Dear brothers and sisters,[a] when troubles of any kind come your way, consider it an opportunity for great joy. 3 For you know that when your faith is tested, your endurance has a chance to grow. 4 So let it grow, for when your endurance is fully developed, you will be perfect and complete, needing nothing. James 1:2-4 NLT

So when testing and trials come and you find yourself wrestling with God, remember you are in good company. Don’t pretend it’s not happening or you’re too spiritual for that kind of thing. God can take it. He’ll see you through.

Don’t give up and believe the lies that keep you from the truth. That takes the fight right out of you before the battle begins. It’s what the enemy wants. For you to give up. So don’t. Fight. Fight to get to the other side. Fight for the truth and fight for your relationship with God.

When we get to our eternal destination, it’s our middle that holds the beginning and the end together and it has God’s fingerprints all over it, glueing it together, creating our whole.

Why People Win Over Achievement

“I’m learning over and over again that connection heals me more than achievement ever could.” Shauna Niequist

Often times we believe when our dreams come true, everything else will fall into place. That we’ll be content, happy. That we’ll be the person we want to be. Finally.

The shocking truth is it doesn’t happen, Even remotely. Because if you’ve attached your emotional health, your worth to achievement then you are sitting on a rocky foundation. It will be shaken at the first criticism or self-doubt.

With success and achievement come the whispers that you can do more. Be more. It will never be enough, especially if we believe we aren’t enough to begin with.

Why? Because we’ve attached ourselves to a black hole that can never be fed enough. There will always be someone better, faster and smarter. There will always be another level to conquer. Another award to win. It’s become all about us. It’s a ton of pressure.

I’ve been thinking about Shauna Niequist’s quote since I read it a week ago. It was in my Overcomer study on Philippians by Margaret Feinberg.

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Niequist is right but I don’t really want to admit it. It’s a bitterly hard pill to swallow for this introvert and recovering people hater to admit that we need each other. It’s one of the hardest struggles I have in ministry. Sometimes I drift to the “dark side” and think ministry would be so much better if not for the people. We might actually get God’s work done. Oh yeah, that’s right, God’s work is people. Shoot.

Why is connection, key to healing and not achievement? Because it is through people we get glimpses of God, His love for us and his acceptance of us. Achievements, success, more money, awards are momentarily great but they can’t do what people do. Love us. As we are. Achievement always demands more. That we be more. Do more. Acquire more.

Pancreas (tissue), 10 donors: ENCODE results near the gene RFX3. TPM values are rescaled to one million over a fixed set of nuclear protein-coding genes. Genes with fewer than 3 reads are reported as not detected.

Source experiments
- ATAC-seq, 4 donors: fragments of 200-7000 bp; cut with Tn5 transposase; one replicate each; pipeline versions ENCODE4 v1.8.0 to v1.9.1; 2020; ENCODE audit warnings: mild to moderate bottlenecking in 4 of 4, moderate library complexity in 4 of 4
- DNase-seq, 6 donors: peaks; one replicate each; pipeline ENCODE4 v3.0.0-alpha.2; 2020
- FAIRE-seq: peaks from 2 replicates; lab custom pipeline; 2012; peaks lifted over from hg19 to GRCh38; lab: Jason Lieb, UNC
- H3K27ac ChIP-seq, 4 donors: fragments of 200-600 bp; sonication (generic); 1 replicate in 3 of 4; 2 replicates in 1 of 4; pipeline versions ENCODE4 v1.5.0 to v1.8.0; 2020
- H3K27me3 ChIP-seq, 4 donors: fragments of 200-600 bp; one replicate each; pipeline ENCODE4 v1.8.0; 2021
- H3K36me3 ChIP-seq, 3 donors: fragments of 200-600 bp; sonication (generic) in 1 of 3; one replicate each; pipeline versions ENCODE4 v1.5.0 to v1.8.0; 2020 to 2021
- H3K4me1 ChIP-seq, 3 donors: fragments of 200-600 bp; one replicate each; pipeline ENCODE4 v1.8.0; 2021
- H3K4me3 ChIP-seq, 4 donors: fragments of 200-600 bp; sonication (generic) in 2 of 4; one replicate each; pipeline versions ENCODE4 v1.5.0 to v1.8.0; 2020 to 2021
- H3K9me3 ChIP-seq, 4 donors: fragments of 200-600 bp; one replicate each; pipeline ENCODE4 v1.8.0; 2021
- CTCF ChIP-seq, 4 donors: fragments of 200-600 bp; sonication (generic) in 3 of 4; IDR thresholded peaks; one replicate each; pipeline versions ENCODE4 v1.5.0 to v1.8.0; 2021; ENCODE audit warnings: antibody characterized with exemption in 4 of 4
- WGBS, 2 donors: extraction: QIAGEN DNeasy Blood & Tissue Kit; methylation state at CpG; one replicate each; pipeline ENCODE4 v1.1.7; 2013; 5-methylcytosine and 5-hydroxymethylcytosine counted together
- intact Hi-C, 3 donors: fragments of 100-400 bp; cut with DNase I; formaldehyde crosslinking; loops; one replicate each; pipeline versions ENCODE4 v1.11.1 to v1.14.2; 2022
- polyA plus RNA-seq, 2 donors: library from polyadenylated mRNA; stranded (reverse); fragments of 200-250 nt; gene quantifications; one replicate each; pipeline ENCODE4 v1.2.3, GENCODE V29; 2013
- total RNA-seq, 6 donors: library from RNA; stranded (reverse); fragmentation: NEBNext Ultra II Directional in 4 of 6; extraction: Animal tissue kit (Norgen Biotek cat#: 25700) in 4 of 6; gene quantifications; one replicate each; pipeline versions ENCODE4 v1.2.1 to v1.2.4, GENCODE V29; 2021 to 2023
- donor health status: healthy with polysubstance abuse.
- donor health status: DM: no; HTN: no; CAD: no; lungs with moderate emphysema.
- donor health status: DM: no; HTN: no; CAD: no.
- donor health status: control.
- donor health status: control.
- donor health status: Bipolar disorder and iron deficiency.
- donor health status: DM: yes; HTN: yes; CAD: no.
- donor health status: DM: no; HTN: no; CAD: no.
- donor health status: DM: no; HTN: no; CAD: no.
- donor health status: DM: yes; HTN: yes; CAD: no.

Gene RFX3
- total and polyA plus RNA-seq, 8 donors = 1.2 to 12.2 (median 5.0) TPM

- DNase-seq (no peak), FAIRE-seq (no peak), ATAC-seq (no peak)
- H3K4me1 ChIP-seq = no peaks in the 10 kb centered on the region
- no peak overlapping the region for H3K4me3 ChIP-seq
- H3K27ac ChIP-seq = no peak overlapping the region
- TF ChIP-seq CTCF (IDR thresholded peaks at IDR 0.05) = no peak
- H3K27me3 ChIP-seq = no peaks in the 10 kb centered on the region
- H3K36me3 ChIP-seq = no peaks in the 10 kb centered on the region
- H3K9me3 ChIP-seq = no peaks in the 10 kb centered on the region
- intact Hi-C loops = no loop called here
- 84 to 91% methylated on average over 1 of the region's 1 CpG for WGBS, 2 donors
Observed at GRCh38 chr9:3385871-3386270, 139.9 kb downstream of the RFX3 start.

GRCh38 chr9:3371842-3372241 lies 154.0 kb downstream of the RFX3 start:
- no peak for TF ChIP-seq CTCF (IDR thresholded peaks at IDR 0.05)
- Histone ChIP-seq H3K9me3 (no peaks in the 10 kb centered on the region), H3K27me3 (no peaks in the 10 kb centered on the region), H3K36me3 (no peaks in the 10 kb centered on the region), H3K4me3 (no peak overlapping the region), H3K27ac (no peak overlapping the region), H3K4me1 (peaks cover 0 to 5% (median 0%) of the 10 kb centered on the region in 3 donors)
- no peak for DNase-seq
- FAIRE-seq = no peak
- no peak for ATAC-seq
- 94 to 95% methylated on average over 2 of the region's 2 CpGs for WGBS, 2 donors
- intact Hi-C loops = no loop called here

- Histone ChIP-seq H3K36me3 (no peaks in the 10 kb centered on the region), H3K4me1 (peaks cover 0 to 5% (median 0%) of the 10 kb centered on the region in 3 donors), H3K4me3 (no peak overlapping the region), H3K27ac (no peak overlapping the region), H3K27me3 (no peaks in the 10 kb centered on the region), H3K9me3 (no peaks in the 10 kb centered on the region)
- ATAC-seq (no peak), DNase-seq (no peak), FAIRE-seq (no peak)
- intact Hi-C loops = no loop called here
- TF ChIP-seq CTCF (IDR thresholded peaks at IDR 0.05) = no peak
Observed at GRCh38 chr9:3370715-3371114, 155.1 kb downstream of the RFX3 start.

Connection is relational. It only requires we engage. That doesn’t necessarily mean talk either. Sometimes it means just listening for our benefit or someone else’s.

 

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Connection is spiritual. I totally believe in kindred spirits. But I also believe connecting to someone totally different than you can be equally as rewarding.

It’s spiritual because it comes from God, who created us for relationship. It also points us back to God.  He’s the only relationship that can totally heal us.  He uses other people to help us down that road and direct us back to him but He is the true physician.  He gifts us with other people and the connection they bring to our hearts.

People who genuinely love us let us be who we are, while at the same time they inspire us to be better. It’s not the same as achievement. They love us even if we hadn’t written a book, got a promotion, won a race. It will never matter what we do. It only matters that we be.

Love. Acceptance. Understanding. Kindness. These are a few of the building blocks to health and healing. Kids who are loved, accepted, and are understood and grow up in a kind environment, usually grow into healthy adults. For those of us who missed out on those things, as adults we can still do ourselves a favour and learn to love, accept and understand ourselves. Be kind to ourselves. It’s never too late to grow into the person we want to be.

If we in return show love, acceptance, understanding and kindness, they can help us on the road to healing. Every time we choose to give them away, we become more of who we were meant to be and that is healthy. If I make the effort to join in and be a part of a group, instead of hiding, I find that my heart gets lighter and my mood better. (Usually 🙂 Knowing you did the right thing too, can certainly make a difference in feeling better about yourself.

How did I learn this? In community. Of. Course.

In many different communities; a course that helped me deal with anxiety, many different churches, MOPS, family and friends. My life is richer because of them all. The awards and accomplishments have added to it too as well as the failures but they fade, the friendships, the love do not.

Maybe I’ll take that pill with a little bit of jam!